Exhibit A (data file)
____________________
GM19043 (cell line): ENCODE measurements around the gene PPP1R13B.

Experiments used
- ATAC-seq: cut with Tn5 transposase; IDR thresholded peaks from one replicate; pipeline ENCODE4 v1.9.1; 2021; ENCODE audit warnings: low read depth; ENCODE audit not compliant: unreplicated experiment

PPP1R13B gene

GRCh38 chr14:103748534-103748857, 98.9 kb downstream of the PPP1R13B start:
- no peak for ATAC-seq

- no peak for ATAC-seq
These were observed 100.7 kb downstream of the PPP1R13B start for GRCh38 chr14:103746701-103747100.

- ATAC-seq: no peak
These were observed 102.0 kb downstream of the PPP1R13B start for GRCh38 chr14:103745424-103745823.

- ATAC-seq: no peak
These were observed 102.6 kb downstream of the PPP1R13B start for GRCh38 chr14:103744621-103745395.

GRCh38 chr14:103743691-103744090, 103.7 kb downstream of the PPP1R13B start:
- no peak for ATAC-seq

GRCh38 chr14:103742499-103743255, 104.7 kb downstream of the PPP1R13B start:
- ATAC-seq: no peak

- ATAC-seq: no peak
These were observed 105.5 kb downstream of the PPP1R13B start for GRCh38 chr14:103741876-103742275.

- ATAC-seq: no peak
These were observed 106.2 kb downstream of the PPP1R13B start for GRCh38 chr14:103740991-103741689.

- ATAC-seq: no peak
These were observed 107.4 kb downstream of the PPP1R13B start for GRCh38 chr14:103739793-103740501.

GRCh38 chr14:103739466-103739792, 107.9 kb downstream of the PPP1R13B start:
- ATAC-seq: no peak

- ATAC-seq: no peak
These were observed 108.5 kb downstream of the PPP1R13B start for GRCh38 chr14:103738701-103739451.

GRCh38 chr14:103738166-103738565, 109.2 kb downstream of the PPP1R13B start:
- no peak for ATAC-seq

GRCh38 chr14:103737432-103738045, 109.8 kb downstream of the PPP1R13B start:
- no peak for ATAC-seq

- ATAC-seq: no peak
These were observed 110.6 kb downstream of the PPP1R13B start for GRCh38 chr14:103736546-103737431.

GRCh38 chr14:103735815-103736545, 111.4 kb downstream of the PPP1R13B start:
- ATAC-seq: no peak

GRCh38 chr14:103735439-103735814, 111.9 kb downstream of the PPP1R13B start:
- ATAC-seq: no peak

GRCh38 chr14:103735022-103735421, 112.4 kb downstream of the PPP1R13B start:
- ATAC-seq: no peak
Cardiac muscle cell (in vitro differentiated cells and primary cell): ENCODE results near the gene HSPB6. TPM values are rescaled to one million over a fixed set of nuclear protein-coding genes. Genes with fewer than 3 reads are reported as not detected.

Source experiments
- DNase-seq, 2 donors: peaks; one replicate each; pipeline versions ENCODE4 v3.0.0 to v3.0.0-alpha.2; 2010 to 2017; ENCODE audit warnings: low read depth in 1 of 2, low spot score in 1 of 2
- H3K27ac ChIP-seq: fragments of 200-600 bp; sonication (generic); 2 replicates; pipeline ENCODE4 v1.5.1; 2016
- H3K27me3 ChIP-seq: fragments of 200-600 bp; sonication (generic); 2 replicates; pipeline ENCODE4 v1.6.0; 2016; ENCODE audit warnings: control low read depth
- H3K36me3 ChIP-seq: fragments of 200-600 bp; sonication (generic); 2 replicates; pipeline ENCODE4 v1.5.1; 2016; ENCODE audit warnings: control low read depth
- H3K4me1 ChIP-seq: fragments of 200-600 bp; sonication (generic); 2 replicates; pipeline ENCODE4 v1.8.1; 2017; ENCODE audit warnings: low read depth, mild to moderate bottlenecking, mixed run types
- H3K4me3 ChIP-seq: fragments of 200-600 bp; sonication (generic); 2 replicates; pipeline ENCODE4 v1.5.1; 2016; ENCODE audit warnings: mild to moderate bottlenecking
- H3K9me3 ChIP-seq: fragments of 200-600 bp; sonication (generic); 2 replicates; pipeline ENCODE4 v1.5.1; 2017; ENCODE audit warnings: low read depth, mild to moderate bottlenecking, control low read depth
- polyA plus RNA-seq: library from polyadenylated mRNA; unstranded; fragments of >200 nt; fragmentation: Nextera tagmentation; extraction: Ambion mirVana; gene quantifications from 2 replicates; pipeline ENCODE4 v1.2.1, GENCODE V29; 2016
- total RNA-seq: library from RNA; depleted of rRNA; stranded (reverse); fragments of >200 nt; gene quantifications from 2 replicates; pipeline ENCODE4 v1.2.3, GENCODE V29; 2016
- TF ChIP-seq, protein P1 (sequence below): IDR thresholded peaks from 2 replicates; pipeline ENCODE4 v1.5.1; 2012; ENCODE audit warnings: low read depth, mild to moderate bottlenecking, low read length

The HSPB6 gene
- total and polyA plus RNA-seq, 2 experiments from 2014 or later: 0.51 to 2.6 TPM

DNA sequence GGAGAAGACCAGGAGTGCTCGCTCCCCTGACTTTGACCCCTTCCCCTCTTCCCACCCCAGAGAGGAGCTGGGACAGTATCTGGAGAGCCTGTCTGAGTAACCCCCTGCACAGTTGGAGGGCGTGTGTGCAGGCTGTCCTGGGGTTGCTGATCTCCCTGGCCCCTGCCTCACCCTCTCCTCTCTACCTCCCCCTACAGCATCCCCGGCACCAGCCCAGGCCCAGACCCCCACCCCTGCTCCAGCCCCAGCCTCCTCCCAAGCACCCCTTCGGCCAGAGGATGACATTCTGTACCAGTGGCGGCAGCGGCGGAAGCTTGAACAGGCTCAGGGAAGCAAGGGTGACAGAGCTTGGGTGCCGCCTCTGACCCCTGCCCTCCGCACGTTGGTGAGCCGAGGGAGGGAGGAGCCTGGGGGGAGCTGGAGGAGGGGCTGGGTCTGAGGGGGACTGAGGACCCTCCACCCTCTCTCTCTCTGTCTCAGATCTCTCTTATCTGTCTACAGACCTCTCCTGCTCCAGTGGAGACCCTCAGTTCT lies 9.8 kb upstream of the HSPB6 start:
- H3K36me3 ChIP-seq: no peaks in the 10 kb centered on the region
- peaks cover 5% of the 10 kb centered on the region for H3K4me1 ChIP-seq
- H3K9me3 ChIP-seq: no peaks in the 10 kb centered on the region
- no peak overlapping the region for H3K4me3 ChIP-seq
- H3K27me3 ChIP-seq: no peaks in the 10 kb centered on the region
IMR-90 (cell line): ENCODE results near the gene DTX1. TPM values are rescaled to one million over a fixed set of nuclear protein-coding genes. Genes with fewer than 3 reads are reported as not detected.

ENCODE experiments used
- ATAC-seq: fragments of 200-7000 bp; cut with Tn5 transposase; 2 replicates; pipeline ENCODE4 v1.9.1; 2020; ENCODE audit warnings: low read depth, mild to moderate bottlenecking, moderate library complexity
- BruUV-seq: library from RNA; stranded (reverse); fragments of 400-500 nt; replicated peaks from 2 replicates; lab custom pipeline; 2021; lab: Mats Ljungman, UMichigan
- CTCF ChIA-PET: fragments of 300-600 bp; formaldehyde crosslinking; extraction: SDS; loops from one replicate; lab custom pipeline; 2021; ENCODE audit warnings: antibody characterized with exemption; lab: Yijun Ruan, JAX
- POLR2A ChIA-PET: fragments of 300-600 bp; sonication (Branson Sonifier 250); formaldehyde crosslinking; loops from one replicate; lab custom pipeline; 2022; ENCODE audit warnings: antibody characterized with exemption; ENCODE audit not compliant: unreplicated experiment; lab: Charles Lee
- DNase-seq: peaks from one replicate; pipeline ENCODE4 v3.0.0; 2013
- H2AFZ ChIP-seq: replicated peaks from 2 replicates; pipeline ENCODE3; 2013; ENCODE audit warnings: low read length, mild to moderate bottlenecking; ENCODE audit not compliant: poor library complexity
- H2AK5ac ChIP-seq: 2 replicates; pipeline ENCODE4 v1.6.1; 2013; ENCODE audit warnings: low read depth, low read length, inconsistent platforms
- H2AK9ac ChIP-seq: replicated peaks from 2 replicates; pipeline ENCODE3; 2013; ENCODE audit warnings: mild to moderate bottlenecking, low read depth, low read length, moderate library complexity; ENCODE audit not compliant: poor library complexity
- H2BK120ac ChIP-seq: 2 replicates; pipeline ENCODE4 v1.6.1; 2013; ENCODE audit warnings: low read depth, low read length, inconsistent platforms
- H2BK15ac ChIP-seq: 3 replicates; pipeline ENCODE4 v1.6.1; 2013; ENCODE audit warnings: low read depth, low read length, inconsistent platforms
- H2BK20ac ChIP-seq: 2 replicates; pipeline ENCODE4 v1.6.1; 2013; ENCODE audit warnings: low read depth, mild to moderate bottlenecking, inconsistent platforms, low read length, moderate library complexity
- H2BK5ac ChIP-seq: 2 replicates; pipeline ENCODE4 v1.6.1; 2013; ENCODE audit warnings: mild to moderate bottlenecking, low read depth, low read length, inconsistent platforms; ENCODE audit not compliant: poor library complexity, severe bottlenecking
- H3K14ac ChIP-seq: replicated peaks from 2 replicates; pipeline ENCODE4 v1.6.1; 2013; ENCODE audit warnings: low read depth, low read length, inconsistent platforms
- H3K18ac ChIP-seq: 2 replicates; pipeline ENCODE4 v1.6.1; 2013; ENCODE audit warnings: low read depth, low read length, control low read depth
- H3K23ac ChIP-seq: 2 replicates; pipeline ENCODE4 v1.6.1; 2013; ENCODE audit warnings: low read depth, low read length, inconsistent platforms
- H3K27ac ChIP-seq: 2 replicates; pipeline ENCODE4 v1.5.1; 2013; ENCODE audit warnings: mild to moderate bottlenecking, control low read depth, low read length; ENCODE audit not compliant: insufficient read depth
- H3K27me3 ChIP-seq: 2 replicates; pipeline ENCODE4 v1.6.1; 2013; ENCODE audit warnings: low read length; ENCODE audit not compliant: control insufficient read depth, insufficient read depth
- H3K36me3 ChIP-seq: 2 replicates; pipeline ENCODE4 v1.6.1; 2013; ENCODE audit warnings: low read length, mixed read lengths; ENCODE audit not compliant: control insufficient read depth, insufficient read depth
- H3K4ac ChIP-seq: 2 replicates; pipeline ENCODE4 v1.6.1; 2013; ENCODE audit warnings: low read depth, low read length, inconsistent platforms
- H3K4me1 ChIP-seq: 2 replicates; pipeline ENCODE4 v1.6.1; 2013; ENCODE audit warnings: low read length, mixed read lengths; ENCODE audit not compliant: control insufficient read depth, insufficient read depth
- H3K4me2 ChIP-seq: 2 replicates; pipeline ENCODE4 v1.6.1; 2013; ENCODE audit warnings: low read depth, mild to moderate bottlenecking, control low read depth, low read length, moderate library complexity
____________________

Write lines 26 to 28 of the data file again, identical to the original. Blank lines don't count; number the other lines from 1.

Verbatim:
These were observed 108.5 kb downstream of the PPP1R13B start for GRCh38 chr14:103738701-103739451.

GRCh38 chr14:103738166-103738565, 109.2 kb downstream of the PPP1R13B start:
- no peak for ATAC-seq